“Instead of selling something for $1, could we price it at $1.20 and still make the sale? Or do we have to drop the price to 90 cents?”
That’s the question CIO Max Chan had as industrywide consolidation and shrinking profit margins began to impact Avnet, one of the world’s largest technology distributors.
Chan had a technology solution he and a team had been thinking about–feeding reams of historical pricing data into machine-learning models to see if they could set optimal prices in something close to real time. If successful, the group believed the new program would help boost margins when the market was strong and limit losses when the market dipped.
Chan’s biggest roadblock was Avnet’s sales team, who didn’t trust the model. They continued to sell components at prices that had worked for them in the past. But Chan kept publishing the results that the system could generate, and eventually the message got through: Salespeople started using the tool, and margins inched up.
Chan’s experiment illustrates one of the major challenges that CIOs face today: Companies can invest all they want in advanced digital technologies, from predictive analytics to deep learning. But without a host of critical human elements, they’re unlikely to see those investments pay off.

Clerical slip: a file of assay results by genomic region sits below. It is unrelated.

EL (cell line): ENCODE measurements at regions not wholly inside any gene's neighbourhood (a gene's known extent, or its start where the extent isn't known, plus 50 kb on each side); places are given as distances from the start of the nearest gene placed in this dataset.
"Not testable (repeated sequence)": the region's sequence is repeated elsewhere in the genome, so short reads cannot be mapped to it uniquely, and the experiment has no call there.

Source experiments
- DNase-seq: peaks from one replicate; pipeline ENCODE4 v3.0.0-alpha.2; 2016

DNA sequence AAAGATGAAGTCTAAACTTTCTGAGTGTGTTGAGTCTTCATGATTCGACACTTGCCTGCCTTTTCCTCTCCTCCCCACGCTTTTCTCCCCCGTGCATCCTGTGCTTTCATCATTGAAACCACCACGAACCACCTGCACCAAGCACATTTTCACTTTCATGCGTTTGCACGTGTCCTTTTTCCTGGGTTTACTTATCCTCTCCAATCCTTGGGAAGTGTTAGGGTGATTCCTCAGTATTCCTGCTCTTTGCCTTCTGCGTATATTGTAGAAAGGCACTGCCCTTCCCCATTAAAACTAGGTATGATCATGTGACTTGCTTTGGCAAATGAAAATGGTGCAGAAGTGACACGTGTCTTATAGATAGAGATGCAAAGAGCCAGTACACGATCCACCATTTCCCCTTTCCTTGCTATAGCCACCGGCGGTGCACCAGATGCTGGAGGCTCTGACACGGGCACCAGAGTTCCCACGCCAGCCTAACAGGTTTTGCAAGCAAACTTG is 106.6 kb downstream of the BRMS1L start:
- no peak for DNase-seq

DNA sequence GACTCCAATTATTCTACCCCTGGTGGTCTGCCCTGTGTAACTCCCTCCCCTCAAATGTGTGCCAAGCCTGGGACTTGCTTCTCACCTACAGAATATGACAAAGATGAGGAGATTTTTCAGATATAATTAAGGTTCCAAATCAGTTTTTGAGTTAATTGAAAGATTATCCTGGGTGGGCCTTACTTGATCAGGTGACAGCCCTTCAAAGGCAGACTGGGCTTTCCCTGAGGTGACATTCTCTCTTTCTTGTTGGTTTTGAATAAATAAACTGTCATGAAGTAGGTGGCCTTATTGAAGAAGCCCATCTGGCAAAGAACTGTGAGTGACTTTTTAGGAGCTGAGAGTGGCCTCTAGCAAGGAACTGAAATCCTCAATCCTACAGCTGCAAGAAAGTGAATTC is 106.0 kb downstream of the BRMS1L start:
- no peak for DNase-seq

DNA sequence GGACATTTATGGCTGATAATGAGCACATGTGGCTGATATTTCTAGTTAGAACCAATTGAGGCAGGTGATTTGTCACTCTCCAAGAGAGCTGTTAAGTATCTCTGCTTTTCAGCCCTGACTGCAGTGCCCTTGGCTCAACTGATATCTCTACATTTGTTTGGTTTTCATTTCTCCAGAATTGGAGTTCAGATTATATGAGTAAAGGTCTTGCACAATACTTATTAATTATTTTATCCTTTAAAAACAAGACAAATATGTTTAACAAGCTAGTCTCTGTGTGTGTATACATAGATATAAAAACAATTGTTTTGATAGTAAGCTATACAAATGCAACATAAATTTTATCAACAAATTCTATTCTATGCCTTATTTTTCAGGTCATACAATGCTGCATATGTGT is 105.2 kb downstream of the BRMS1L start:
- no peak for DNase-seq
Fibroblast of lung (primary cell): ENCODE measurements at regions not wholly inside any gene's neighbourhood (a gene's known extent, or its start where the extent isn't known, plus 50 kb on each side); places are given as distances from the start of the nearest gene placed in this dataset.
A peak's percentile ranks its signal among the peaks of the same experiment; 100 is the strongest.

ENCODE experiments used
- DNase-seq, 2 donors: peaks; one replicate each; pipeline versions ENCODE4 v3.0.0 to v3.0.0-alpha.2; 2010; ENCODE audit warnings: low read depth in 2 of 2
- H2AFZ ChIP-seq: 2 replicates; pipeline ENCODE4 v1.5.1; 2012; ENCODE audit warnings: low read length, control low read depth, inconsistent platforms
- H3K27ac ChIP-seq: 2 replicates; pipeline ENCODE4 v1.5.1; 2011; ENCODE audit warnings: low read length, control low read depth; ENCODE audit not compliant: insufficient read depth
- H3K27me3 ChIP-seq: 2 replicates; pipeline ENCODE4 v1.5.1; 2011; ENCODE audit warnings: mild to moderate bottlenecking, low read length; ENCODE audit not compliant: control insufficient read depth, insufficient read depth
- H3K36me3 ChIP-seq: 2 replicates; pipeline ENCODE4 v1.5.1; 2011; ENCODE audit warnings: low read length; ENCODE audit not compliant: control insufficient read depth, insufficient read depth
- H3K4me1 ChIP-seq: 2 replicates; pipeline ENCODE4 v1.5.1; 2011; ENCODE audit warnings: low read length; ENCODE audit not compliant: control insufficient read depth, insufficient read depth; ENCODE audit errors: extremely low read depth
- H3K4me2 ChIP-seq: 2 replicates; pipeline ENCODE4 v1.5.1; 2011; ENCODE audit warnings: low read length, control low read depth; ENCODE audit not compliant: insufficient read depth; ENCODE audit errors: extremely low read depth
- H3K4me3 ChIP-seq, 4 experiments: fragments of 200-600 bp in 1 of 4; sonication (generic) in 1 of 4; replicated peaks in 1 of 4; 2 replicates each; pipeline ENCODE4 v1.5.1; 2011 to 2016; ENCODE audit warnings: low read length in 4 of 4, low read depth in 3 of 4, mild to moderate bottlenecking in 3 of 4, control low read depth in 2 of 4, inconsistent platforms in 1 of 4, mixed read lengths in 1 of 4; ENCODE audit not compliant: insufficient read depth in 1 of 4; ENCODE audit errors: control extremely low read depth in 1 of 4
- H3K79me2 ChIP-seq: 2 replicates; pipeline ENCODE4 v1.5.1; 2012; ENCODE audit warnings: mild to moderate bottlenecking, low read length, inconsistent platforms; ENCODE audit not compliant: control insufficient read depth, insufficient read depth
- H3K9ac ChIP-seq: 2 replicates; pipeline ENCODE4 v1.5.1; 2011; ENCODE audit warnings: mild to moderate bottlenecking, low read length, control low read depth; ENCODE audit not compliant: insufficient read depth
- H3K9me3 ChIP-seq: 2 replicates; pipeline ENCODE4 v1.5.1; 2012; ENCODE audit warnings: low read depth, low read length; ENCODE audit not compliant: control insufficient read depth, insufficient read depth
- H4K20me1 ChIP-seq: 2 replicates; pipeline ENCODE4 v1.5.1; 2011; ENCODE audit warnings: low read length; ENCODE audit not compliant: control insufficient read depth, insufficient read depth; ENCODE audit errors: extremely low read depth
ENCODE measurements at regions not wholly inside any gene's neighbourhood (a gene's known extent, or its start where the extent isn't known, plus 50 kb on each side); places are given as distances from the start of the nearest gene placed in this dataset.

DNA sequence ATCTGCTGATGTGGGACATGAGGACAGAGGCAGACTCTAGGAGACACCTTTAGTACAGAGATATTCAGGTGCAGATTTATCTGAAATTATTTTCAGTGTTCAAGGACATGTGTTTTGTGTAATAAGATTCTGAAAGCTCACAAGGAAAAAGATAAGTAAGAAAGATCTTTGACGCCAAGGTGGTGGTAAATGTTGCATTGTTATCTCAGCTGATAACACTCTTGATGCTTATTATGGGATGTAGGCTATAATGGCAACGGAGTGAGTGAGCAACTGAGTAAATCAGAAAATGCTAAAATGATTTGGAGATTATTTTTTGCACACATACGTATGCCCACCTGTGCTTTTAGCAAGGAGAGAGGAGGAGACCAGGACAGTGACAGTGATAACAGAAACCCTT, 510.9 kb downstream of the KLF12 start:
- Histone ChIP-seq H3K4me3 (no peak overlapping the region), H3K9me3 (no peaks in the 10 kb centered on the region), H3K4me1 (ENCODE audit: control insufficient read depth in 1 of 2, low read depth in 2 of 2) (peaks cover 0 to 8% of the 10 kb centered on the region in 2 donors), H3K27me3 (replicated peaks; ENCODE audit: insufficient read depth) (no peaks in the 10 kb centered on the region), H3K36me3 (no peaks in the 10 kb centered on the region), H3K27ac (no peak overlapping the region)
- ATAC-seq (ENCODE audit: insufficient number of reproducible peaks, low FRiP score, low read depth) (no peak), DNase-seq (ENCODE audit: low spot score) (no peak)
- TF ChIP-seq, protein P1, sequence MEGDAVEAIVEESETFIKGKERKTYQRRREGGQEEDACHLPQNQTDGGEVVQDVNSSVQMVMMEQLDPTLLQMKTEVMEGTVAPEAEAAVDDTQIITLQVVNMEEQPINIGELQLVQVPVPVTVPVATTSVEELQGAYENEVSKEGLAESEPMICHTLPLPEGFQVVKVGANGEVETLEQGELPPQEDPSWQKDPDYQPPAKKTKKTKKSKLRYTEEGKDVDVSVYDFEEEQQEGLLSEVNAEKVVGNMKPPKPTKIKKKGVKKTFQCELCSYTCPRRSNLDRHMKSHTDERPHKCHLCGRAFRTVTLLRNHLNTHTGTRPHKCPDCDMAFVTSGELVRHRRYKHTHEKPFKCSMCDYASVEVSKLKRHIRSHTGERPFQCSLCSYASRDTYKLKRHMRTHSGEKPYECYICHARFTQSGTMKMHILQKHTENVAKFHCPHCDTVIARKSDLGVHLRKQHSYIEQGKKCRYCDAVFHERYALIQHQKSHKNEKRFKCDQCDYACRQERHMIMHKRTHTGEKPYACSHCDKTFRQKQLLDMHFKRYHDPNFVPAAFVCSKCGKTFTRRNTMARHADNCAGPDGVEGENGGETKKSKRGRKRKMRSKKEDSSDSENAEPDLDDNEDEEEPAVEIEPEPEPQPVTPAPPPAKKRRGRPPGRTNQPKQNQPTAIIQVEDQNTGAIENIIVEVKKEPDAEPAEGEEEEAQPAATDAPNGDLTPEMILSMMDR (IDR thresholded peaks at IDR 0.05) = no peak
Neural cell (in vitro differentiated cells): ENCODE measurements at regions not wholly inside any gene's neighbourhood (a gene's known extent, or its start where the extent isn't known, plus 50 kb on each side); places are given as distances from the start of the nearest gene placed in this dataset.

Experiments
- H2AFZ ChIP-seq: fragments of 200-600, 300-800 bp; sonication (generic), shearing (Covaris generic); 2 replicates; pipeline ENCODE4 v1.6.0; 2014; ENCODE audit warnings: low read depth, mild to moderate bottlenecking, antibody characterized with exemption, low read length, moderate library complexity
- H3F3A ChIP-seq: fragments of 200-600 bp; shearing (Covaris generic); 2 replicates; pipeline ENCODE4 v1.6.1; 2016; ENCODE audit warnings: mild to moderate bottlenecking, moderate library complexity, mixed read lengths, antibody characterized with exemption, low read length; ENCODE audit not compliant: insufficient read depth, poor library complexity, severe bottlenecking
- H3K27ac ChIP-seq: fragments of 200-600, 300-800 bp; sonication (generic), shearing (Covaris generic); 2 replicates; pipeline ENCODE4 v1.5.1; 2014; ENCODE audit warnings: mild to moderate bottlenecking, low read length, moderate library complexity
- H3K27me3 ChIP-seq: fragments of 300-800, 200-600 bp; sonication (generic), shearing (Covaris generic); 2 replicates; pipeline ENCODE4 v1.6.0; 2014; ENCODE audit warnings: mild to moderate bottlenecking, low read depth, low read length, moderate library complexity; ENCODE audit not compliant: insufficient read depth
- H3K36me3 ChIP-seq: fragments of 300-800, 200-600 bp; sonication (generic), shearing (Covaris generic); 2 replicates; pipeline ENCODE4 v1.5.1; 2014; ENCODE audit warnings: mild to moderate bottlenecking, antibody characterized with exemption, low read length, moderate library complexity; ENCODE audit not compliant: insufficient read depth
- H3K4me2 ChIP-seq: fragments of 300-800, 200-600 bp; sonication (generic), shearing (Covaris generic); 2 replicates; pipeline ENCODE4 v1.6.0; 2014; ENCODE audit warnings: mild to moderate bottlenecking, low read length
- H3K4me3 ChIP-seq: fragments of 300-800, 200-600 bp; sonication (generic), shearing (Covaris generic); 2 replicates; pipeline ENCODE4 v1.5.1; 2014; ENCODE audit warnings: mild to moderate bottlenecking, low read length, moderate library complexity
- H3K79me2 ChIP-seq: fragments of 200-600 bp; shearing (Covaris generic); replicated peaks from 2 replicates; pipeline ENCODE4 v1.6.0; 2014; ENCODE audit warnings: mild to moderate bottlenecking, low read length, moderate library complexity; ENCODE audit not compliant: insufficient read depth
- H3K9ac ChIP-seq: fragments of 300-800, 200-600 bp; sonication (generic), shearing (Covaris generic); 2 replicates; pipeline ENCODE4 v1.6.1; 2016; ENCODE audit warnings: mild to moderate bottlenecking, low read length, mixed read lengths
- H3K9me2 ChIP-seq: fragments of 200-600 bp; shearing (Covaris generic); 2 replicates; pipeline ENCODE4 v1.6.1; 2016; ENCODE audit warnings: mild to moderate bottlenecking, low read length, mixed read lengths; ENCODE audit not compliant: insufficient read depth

That’s one of several takeaways in a study by ServiceNow and ESI ThoughtLab that explores how effective large enterprises are at using technology to drive innovation. The survey includes responses from CIOs, CEOs, COOs, and other executives at more than 350 organizations in 12 countries and across five major industries.
Other key findings from the survey:
- Less than 20% of executives surveyed say their company is in the advanced stage of becoming more customer centric (19%), improving the employee experience (12%), or reinventing processes (4%).
- Only 31% of surveyed executives, for example, say their company’s CIO is highly or extremely effective at driving innovation.
To change those perceptions, CIOs need to make sure their organizations are prepared to work in more innovative ways.
That means focusing on more than just technology, says Ari Lightman, professor of digital media and marketing at Carnegie Mellon University. “Without an emphasis on human-centered design, data-oriented cultures, and re-imagining work in terms of how it is allocated, completed and evaluated, innovation will most likely stay in the ideation space and not in execution and widespread adoption,” he says.
CIOs should focus technology investments in areas where employees are most likely to use new tools, encouraging grassroots innovation within their own teams, and leading companywide pilots that showcase the benefits of new tech.
“We need to wake up each morning and go to bed each night thinking about how to be seen as both the enabler and catalyst of change,” says Lev Gonick, CIO at Arizona State University. Gonick should know: Last year ASU topped U.S. News & World Report’s list of the most innovative schools in America for the fifth consecutive year.